with the pyPgSQL some values are not returned as basic Python types. For Postgres 'bigint' I get a PgInt8 type.
The problem: with these types, some type comparisons (created by PythonGenerator.py) and some assert statements fail because type(PgInt8Type)!=type(0L).
Looking around, I found no way to tell the DB-API 2.0 compliant PyPgSQL to return only native types.
These are two possible solutions:
1. The assert statements and type(value) comparison should check for not only one type, but a compatible type family. In my PostgresStorage I would override it and place the compatible types into the lists. (IntTypes, LongTypes, FloatTypes,DateTimeTypes, ObjRefTypes). The checks have to be changed in desing/PythonGenerator.py.
2. After retrieving rows from the database, all values are converted. So I need a function to convert values (file SQLObjectStore.py, function fetchObjectsOfClass) insert a hook (convertValues) after fetchall() but before further processing.
Any other suggestions?
Could Chuck as MiddleKit chief give his opinion on this?
> Hi all,
> with the pyPgSQL some values are not returned as basic Python types. For Postgres 'bigint' I get a PgInt8 type.
Its been a very long time, but I was the one who wrote this code. Here is
the discussion that I had with Chuck at the time:
At 11:57 PM 7/26/2001 -0700, Greg Brauer wrote:
From: Chuck Esterbrook <ChuckEsterbrook@...>
Date: Thu, 26 Jul 2001 23:33:40 -0400
Subject: Re: Think I've got it.
> At 07:54 PM 7/26/2001 -0700, Gregory Brauer wrote:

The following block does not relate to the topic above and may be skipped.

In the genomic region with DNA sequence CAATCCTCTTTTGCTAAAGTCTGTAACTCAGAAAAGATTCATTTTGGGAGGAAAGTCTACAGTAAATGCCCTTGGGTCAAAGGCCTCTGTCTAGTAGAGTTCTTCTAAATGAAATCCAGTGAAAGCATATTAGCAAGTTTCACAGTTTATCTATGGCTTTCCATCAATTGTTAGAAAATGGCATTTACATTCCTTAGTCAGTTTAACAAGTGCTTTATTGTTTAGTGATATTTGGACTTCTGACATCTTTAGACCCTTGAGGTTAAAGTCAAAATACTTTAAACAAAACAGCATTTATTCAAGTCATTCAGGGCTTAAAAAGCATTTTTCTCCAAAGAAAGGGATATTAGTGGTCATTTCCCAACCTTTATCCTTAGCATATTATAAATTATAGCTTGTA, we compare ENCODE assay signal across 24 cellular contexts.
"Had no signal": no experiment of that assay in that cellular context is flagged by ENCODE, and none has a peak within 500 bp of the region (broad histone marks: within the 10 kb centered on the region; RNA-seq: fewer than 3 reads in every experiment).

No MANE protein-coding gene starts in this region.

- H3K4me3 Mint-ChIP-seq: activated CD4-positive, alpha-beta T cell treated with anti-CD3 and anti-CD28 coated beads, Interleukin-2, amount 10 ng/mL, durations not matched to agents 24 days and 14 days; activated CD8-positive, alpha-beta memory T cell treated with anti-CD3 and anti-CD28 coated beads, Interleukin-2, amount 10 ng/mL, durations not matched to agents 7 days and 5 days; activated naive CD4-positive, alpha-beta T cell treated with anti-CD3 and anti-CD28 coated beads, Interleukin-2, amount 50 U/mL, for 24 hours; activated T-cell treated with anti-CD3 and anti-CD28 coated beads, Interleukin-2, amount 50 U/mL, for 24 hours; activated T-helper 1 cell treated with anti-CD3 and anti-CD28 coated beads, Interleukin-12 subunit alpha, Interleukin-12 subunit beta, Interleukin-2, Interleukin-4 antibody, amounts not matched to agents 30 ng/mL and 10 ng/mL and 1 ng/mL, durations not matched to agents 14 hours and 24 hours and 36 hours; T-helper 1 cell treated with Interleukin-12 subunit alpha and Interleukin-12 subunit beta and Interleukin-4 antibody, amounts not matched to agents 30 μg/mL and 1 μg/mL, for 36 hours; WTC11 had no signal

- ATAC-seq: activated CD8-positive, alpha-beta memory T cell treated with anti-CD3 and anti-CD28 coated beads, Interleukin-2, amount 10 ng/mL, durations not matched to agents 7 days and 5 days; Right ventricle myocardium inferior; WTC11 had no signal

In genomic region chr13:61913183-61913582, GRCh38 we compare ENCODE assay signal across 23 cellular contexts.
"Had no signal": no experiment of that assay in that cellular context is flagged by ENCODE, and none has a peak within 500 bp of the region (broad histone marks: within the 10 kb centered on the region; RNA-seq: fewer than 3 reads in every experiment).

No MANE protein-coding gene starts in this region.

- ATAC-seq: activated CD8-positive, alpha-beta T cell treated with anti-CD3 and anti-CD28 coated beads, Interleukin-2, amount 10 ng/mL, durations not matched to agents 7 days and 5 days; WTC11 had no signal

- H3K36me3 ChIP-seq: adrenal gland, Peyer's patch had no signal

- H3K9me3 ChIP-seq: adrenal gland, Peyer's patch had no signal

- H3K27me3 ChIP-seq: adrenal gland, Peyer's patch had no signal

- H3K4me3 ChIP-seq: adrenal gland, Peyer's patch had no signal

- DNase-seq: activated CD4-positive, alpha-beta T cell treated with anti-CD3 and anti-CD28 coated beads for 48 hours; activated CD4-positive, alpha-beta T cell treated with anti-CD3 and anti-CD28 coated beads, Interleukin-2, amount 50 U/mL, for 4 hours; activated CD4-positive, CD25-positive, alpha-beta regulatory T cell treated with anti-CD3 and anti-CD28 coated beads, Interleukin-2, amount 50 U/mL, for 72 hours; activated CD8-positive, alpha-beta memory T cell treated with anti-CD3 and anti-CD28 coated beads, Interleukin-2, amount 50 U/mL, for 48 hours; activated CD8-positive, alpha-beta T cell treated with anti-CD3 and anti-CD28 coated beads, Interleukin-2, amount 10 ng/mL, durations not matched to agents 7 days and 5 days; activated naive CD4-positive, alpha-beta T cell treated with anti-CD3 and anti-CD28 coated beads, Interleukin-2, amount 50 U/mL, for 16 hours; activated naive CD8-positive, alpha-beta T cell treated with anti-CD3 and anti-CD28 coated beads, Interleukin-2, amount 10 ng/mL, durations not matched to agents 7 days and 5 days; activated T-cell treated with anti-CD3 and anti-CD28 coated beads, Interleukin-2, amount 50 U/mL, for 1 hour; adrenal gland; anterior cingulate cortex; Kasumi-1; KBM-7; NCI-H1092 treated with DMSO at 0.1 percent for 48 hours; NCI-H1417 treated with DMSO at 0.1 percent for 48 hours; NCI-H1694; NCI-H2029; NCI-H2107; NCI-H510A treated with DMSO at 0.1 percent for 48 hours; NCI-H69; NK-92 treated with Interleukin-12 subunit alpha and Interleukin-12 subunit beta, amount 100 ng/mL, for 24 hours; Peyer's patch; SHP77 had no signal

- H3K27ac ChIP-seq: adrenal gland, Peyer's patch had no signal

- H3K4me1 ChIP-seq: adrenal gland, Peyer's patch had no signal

> >In otherwords, internally were always storing as Pg types. You had
> >mentioned that a PgInt8 would be better than a long, memory wise,
> >and had suggested using that as the internal storage mechanism.
> >To be consistent then, a boolean would be the same. Do you think
> >on the right track here?
> Basically and this obviously works. But then I'm wondering if this
> affect the portability of MK code. Like if I switch my database from
> Postgres to MySQL to something else, will this approach make it more
> for things to break?
> I'm leaning towards sticking with ordinary Python ints and longs for
Ok, here's another factor. An ObjRef is hard coded in SQLObjectStore
to be a long. So, I can't store references internally as an PGInt8,
which is how they come out of the database. So now I'm faced with
a) overriding a major part of SQLObjectStore in PgSQLObjectStore,
b) having ObjRefs be converted to Python native types, while Bools
and Longs are Pg types, or
c) converting all Pg Types to Python types across the board.
What are your thoughts?
I prefer (c) for bona fide Python values like bools and ints, but an obj ref
that is a "long" really isn't about Python, it's about internal MK
implementation. Looking at SQLObjectStore, it looks like the hard coding is
the assertion in fetchObjRef(). We could change that to:
assert type(value) in self.joinedObjRefTypes()
Then a subclass could override the method to return a tuple with more elements.
There are also the funcs objRefJoin() and objRefSplit(), but since they use
numerical operators, I don't think there should be interference with PgInt8.
So in summary, my thoughts are,
- convert all data (bool, int, long, float) to Pythonic data
- let "joined" obj ref values be as efficient as they can be, which
in this case would be a PgInt8
And I'm pretty sure I did what was recommended here, so that is why a PgInt8
remains so... because it is most typically used to describe an obj ref.
It's been 6 months since I looked at this code, so I appologize in advance
if I'm wrong about something here.